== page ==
- Sudden Cardiac Arrest (SCA) is a leading cause of death in the United States, claiming more than 350,000 lives each year.1,2
- An estimated 382,800 people experience sudden cardiac arrest in the United States each year. 1
- Approximately 92% of those who experience sudden cardiac arrest do not survive.2
- SCA kills more than 1,000 people a day, or one person every 90 seconds 1,2 — a number great than the number of deaths each year from breast cancer, lung cancer, stroke or AIDS.
- Cardiovascular disease3 is the leading cause of death in the U.S. and most deaths from it are attributable to SCA, where the heart abruptly and unexpectedly ceases to beat so that no blood can be pumped to the rest of the body.
- The most common cause of SCA is a heart rhythm disorder (arrhythmia) called ventricular fibrillation (VF). VF is an "electrical problem" in the heart. Without immediate emergency help, death follows within minutes of an episode of ventricular fibrillation.
- SCA most often occurs in patients with heart disease, especially those who have congestive heart failure and have had a heart attack. 2
- It is estimated that 95 percent of victims who experience SCA die before they reach a hospital or some other source of emergency help.7
- As many as 75 percent of people who die of SCA show signs of a previous heart attack. Eighty percent have signs of coronary artery disease.4
- SCA is not a random event. Although it may occur in outwardly healthy people, most victims do have heart disease or other health problems, often without being aware of it.5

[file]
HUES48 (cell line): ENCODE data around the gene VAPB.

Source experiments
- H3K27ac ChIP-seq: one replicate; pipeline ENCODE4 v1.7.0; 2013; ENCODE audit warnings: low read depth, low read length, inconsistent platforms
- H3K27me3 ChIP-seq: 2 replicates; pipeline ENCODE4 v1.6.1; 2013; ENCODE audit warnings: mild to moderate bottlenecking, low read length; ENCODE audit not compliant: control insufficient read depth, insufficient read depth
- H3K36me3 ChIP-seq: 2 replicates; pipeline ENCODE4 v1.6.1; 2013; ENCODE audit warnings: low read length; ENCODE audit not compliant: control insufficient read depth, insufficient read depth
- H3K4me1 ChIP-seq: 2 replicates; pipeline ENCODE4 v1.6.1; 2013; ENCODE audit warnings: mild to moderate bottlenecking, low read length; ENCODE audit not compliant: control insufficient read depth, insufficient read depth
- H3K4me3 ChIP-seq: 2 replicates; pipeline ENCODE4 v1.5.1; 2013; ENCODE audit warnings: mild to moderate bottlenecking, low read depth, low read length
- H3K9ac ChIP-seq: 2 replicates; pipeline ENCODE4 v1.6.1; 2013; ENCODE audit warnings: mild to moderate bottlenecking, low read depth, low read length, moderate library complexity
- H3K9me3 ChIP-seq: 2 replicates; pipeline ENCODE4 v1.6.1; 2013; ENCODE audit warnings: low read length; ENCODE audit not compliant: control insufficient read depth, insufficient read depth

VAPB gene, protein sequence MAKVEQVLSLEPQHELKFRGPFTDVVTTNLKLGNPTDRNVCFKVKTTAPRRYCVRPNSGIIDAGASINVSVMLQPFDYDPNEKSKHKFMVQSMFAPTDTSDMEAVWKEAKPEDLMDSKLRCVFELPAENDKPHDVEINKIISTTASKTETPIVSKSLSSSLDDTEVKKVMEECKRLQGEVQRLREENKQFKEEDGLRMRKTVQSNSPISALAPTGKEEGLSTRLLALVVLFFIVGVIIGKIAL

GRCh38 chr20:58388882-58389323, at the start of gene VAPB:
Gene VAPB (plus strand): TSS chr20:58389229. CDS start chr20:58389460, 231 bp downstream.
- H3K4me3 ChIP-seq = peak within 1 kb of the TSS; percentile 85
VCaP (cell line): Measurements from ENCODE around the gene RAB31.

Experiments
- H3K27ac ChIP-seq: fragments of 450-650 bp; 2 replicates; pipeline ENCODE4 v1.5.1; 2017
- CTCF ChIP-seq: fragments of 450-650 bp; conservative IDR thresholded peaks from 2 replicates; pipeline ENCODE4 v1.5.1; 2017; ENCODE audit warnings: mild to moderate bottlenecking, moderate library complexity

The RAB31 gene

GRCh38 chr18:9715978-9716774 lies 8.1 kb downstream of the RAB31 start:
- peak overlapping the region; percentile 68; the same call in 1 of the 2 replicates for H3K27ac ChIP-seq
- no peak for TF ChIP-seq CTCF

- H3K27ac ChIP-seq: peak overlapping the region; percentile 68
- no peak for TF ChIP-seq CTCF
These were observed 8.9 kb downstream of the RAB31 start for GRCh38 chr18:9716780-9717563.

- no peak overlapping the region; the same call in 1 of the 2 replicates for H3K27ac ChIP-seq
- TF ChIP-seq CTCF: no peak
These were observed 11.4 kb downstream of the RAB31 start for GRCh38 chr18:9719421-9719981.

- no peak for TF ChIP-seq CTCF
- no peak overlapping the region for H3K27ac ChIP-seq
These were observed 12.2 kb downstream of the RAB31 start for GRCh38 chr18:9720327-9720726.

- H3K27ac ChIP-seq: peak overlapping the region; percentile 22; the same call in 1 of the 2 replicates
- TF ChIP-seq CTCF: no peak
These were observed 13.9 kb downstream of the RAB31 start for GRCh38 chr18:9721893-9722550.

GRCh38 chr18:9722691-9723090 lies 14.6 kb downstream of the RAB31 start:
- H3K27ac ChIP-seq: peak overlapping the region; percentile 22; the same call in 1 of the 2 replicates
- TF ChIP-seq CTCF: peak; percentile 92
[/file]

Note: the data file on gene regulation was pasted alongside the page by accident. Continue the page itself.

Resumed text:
- SCA is not a heart attack, or myocardial infarction (MI), which is when a blockage in a blood vessel interrupts the flow of oxygen-rich blood to the heart, causing the heart muscle to die. If you think of your heart as a house, SCA would be a problem with the electricity; a heart attack would be a problem with the plumbing.
- African Americans are more likely to die from SCA than Caucasians.6
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1. Roger VL, Go AS, Lloyd-Jones DM, et al. Heart disease and stroke statistics—2012 update: a report from the American Heart Association. Circulation. 2012;125:e2–e220.
2. MMWR Weekly July 29, 2011. Surveillance Summaries Vol. 60/No.8. Out-of-Hospital Cardiac Arrest Surveillance – Cardiac Arrest Registry to Enhance Survival (CARES), United States, October 1, 2005 – December 31, 2010.
3. Murphy SL, Xu JQ, Kochanek KD. Deaths: Preliminary data for 2010. National vital statistics reports; vol 60 no 4. Hyattsville, MD: National Center for Health Statistics. 2012.
4. Cleveland Clinic Heart Hub. Accessed September 26, 2012.
Dimarco JP, et al. Sudden Cardiac Death Prediction and Prevention. Report From a National Heart, Lung, and Blood Institute and Heart Rhythm Society Workshop. Circulation. 2010 Nov 30;122(22):2335-48.
6. Galea S, Blaney S, Nandi A, Silverman R, Vlahov D, Foltin G, Kusick M, Tunik M, Richmond N. Explaining racial disparities in incidence of and survival from out-of-hospital cardiac arrest. Am J Epidemiol. 2007; 166:534 –543.
7. Pell JP, Sirel JM, Marsden AK, et al. Presentation, management, and outcome of out-of-hospital cardiopulmonary arrest: comparison by underlying etiology. Heart.2003; 89:839-42.